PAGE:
You may not have heard of Azpiri, but he was one of the main Spanish comic artists back in the 80s. Mostly known for his female drawings, he also made illustrations, such as several videogames covers, and various comics books, which included, a tale about a boy and his monster.
Actually I don't remember what the comic was about, Azpiri never was one of my favourite authors he had some good stories, but in general I never liked his comics so much. This one was published on "El Pequeño País", a kid's supplement on the national newspaper "El País" which got really popular, probably because it had stories which were actually meant to be enjoyed by kids, and not made by people who thought being small meant being an idiot. So it's not a surprise that this comic also got read and liked by lots of kids, making it so popular that ended having it's own series, made by Canal+.
But all the background I just gave you means little to the game, as only the first part is actually built around any kind of plot, while the other two which compose this game are just action games.
It starts as a short of adventure with a simple and nice idea: there is a gate to another word on the attic's wardrobe, which you want to cross, but the key to open it is kept in your father's room, and you can't allow him to see you stealing it. To this you have to add two other characters, which are your mother and your monster.
Mot is just a lot of trouble. As long as he is close to you he behaves poorly, throwing you around and trying to break the home, but at least follows you and stays, badly, under control. But the moment you get too far away, for example after he decides it would be fun to push you away on a skateboard, he will run around the house, causing lots of noise and breaking down the place, but also trying to steal the key on his own as, apparently, the father can't see him.
But it's not the same with the mother, who is able to seeand doesn't like it at all. She wanders around the house, minding her own business, doing the house chores, and sometimes trying to get a rest, but if she ever sees she will faint and, after she recovers, run to tell your father what's going on. This will send him in your search all around the house, so he can have a talk with you.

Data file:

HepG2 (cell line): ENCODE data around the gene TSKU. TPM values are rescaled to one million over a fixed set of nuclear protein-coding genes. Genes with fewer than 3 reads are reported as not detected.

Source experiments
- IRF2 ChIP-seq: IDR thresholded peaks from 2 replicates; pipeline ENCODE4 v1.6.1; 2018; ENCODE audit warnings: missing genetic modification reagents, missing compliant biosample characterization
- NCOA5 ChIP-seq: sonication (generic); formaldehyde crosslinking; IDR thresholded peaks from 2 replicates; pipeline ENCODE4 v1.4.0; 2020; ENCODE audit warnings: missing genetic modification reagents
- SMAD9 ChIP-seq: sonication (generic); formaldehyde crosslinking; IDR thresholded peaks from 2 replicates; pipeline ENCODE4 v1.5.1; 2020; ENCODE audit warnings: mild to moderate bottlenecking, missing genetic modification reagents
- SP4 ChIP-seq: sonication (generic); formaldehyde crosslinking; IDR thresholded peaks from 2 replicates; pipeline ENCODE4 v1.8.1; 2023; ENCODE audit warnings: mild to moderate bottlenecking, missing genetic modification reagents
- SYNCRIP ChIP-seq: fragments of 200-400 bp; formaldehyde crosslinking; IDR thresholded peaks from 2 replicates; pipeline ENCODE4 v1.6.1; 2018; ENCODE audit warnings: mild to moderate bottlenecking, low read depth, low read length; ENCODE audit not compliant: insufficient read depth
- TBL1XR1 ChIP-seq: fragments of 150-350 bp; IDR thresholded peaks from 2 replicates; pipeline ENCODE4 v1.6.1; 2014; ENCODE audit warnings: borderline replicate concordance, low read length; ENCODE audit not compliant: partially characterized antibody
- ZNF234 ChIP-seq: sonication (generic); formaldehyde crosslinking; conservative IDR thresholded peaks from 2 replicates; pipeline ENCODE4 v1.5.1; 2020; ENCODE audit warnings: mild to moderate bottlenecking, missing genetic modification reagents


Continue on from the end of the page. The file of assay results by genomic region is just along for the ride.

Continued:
To add a time constraint there are three "health" bars: one for how hungry is, who will go in search of hamburgers, another for the house's condition, constantly degrading thanks to the monster, and a third for your patience/mental sanity, which will erode as it plays his jokes on you or your father gets angry with you.
All this mix makes this short game really hard and intense.
To compensate, the other two games included are not up to it. I would say they are both much longer, but also easier, and also have little to do with the previous as they are action games. The two are basically the same and you just have to move forward punching enemies, the difference is that in one you have to kill a number of them to advance to the next part, while in the other you are free to keep pushing forward as much as you wish.
This is no doubt a primitive game, coming from a company which was founded on the times of the Spectrum, and they were clearly trying to experiment, not having a full idea of what they can manage to do. But still ended managing to do a surprisingly good job even if there are the usual controls problems, the action game feels like a filler, and the adventure part is very short.
It's this last part, the adventure one, which takes the full weight, as you can see reading the review, it gives the feeling of being in a small interactive world which few games manage. Had they expanded on it, this would be a true gem, but still it shows why the decade it was published is known as "the golden age of Spanish soft".